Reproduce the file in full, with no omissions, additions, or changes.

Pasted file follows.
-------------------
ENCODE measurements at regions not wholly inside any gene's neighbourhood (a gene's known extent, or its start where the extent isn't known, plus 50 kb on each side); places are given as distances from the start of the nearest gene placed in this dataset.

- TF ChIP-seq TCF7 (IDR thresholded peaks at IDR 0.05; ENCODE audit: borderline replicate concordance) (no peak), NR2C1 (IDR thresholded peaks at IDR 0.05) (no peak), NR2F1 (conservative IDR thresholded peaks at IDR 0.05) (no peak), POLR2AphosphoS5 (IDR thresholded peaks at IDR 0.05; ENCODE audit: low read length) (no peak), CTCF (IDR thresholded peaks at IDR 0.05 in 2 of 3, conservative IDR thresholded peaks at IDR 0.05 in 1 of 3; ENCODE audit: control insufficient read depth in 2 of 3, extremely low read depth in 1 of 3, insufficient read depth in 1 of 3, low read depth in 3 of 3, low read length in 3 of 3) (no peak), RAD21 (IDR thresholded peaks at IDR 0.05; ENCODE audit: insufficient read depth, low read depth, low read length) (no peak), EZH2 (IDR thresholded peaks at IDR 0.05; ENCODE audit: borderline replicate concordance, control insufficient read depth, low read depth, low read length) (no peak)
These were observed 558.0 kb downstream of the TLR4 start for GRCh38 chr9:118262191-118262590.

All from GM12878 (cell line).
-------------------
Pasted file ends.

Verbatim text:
ENCODE measurements at regions not wholly inside any gene's neighbourhood (a gene's known extent, or its start where the extent isn't known, plus 50 kb on each side); places are given as distances from the start of the nearest gene placed in this dataset.

- TF ChIP-seq TCF7 (IDR thresholded peaks at IDR 0.05; ENCODE audit: borderline replicate concordance) (no peak), NR2C1 (IDR thresholded peaks at IDR 0.05) (no peak), NR2F1 (conservative IDR thresholded peaks at IDR 0.05) (no peak), POLR2AphosphoS5 (IDR thresholded peaks at IDR 0.05; ENCODE audit: low read length) (no peak), CTCF (IDR thresholded peaks at IDR 0.05 in 2 of 3, conservative IDR thresholded peaks at IDR 0.05 in 1 of 3; ENCODE audit: control insufficient read depth in 2 of 3, extremely low read depth in 1 of 3, insufficient read depth in 1 of 3, low read depth in 3 of 3, low read length in 3 of 3) (no peak), RAD21 (IDR thresholded peaks at IDR 0.05; ENCODE audit: insufficient read depth, low read depth, low read length) (no peak), EZH2 (IDR thresholded peaks at IDR 0.05; ENCODE audit: borderline replicate concordance, control insufficient read depth, low read depth, low read length) (no peak)
These were observed 558.0 kb downstream of the TLR4 start for GRCh38 chr9:118262191-118262590.

All from GM12878 (cell line).